The United States and Republic of Korea should build on their nascent cooperation in international development to advance a host of common interests.
Development specialist Sohn Hyuk-sang analyzes the Busan-High Level Forum on Aid Effectiveness, arguing for a new future for poverty reduction.
U.S. foreign aid will be more effective if increased investments are made in reproductive health and family planning programs in high-population-growth countries. These cost-effective programs help reduce the stress that rapid population growth places on a country's economic, environmental, and social resources.
This Working Paper, a contribution to the aids2031 project, focuses on the future of donor financing for HIV prevention and treatment programs and makes recommendations for what the donor community and national governments can do now to build a foundation that ensures steady, long-term funding for HIV/AIDS and alleviates the impact of future challenges.
Though the United States of America faces its toughest budgetary and economic challenges since the Great Depression, it cannot afford to eliminate, or even reduce, its foreign assistance spending. For clear reasons of political influence, national security, global stability, and humanitarian concern the United States must, at a minimum, stay the course in its commitments to global health and development, as well as basic humanitarian relief. In this report, Laurie A. Garrett makes recommendations for the future of foreign aid under a new presidential administration and Congress.
In November 1999, the Council on Foreign Relations and Inter-American Dialogue established an independent task force to review and offer recommendations on U.S. policy toward Colombia. The cochairs of the task force have decided to issue this interim report to make an impact on deliberations in Congress, as well as respond to an immediate opportunity to shape the current debate about U.S. policy.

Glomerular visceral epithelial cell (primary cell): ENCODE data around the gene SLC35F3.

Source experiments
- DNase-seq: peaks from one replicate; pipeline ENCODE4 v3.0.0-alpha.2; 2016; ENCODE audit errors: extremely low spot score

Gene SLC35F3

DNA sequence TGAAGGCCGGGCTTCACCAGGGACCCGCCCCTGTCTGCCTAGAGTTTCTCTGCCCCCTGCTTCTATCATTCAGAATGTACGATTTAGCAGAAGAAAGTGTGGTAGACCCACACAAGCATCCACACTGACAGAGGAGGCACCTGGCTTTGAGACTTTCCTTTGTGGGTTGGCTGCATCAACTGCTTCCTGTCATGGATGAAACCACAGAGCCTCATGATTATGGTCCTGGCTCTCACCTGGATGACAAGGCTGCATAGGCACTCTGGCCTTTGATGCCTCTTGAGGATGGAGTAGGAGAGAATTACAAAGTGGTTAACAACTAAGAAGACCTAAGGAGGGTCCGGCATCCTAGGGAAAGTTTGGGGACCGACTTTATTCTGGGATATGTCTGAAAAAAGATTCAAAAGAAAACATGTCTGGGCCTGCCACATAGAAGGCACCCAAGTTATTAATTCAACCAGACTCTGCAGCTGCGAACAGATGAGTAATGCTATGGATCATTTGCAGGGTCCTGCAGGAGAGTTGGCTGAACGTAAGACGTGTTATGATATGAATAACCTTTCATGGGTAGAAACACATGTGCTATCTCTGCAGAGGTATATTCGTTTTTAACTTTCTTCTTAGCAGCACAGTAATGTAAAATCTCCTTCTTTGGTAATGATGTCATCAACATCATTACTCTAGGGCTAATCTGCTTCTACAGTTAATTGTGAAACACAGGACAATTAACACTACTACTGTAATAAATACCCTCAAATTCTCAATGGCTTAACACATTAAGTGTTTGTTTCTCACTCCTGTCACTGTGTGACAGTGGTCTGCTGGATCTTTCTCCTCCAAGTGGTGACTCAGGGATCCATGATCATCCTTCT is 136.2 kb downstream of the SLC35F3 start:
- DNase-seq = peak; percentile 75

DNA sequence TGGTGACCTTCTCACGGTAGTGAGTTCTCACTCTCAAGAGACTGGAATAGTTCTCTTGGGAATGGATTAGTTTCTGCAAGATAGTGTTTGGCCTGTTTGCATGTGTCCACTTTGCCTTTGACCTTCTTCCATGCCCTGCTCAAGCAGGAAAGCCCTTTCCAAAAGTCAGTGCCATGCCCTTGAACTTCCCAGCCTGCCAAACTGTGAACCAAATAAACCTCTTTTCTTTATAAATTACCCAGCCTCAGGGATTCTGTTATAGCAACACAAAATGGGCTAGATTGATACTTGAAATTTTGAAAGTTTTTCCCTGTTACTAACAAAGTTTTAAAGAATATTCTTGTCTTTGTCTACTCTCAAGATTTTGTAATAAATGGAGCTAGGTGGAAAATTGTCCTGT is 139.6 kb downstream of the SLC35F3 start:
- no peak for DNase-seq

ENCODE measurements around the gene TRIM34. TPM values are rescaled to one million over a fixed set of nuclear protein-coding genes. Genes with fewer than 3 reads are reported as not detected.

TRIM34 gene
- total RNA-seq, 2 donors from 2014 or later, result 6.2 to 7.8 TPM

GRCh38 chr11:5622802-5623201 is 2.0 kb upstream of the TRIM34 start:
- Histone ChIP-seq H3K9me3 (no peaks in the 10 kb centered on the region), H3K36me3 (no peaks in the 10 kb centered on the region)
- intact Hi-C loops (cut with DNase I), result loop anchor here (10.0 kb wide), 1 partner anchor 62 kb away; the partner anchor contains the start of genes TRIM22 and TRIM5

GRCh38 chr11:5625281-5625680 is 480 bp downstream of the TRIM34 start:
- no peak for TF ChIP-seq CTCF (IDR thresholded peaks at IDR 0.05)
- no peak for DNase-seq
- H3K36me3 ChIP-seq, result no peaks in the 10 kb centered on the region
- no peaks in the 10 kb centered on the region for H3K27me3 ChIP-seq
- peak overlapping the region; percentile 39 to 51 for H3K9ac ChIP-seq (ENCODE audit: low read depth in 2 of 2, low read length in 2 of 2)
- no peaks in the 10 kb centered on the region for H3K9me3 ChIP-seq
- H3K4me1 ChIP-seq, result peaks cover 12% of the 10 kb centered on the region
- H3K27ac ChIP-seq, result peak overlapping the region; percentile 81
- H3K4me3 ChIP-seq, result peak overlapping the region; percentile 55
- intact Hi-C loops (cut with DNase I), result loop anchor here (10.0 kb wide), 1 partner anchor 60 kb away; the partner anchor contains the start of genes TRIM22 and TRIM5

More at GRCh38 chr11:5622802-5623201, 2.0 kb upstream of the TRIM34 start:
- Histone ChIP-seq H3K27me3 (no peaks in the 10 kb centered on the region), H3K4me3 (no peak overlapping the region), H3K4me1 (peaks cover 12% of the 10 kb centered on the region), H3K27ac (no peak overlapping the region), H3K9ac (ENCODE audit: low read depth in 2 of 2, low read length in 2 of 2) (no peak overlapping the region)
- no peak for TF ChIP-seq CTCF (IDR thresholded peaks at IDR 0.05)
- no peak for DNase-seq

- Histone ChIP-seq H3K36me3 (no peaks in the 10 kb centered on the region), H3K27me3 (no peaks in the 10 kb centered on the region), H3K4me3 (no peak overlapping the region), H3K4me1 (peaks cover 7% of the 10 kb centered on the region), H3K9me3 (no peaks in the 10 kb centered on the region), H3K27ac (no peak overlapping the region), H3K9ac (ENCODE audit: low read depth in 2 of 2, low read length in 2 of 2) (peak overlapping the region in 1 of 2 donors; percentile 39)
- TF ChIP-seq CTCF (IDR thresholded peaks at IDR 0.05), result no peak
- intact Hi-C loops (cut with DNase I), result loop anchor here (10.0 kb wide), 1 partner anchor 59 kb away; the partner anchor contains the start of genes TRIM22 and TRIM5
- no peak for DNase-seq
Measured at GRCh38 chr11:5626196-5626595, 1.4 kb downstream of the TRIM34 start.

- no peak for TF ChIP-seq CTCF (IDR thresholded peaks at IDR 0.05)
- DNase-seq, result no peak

Amid the latest spate of attacks in Pakistan, furor over a U.S. aid package shows continuing distrust between Washington and Islamabad. CFR's Daniel Markey and Lisa Curtis of the Heritage Foundation say Pakistan poses a difficult challenge.
A senior USAID official and CFR's Isobel Coleman discuss aid priorities in Pakistan and how development programs can be made more effective.
CFR health expert Laurie Garrett says the start of a new U.S. administration amid a global economic crisis offers an opportunity to reform the system for delivering foreign aid.
Amy Frumin, a CFR international affairs fellow and former USAID representative in Afghanistan, says Washington's current approach to delivering foreign assistance needs to “reorganized.”
Adam Isacson, director of programs at the Center for International Policy in Washington, discusses the Bush administration's 2008 foreign aid proposal for Latin America.
Secretary Kerry held this press conference on February 28, 2013, in Rome. He discussed the United States committing $60 million in humanitarian aid to Syria.
A group of foreign ministers met with the leader of the Syrian National Coalition, Sheikh Moaz al Khatib, in Rome for the fourth Friends of the Syria conference on February 28, 2013. They released this final statement announcing "increased political and material support to the Syrian National Coalition."
Secretary John Kerry gave these remarks at the University of Virgina on February 20, 2013. His speech focused on the importance of foreign aid and a strong U.S. economy in addressing foreign policy challenges.
Arturo Valenzuela, Assistant Secretary of the Bureau of Western Hemisphere Affairs gave this testimony before the Subcommittee on the Western Hemisphere of the House Committee on Foreign Affairs in Washington DC on April 13, 2011.
The authors argue that it is essential to begin working now to expand and establish rules and norms governing armed drones, thereby creating standards of behavior that other countries will be more likely to follow.
The author examines Pakistan's complex role in U.S. foreign policy and advocates for a two-pronged approach that works to quarantine threats while integrating Pakistan into the broader U.S. agenda in Asia.
The authors assess the political, security, and economic challenges facing U.S. policymakers in Afghanistan and evaluate a range of policy options.
Maximalist finds lessons in the past that anticipate and clarify our chaotic present, revealing the history of U.S. foreign policy in an unexpected new light. More
This clear and authoritative book presents a sweeping account of China's global resource quest and the unrivaled expansion of its economy. More
The story of the tragic and often tormented relationship between the United States and Pakistan, and a call to prepare for the worst, aim for the best, and avoid past mistakes. More
Learn more about CFR’s mission and its work over the past year in the 2014 Annual Report. The Annual Report spotlights new initiatives, high-profile events, and authoritative scholarship from CFR experts, and includes a message from CFR President Richard N. Haass.
Read and download »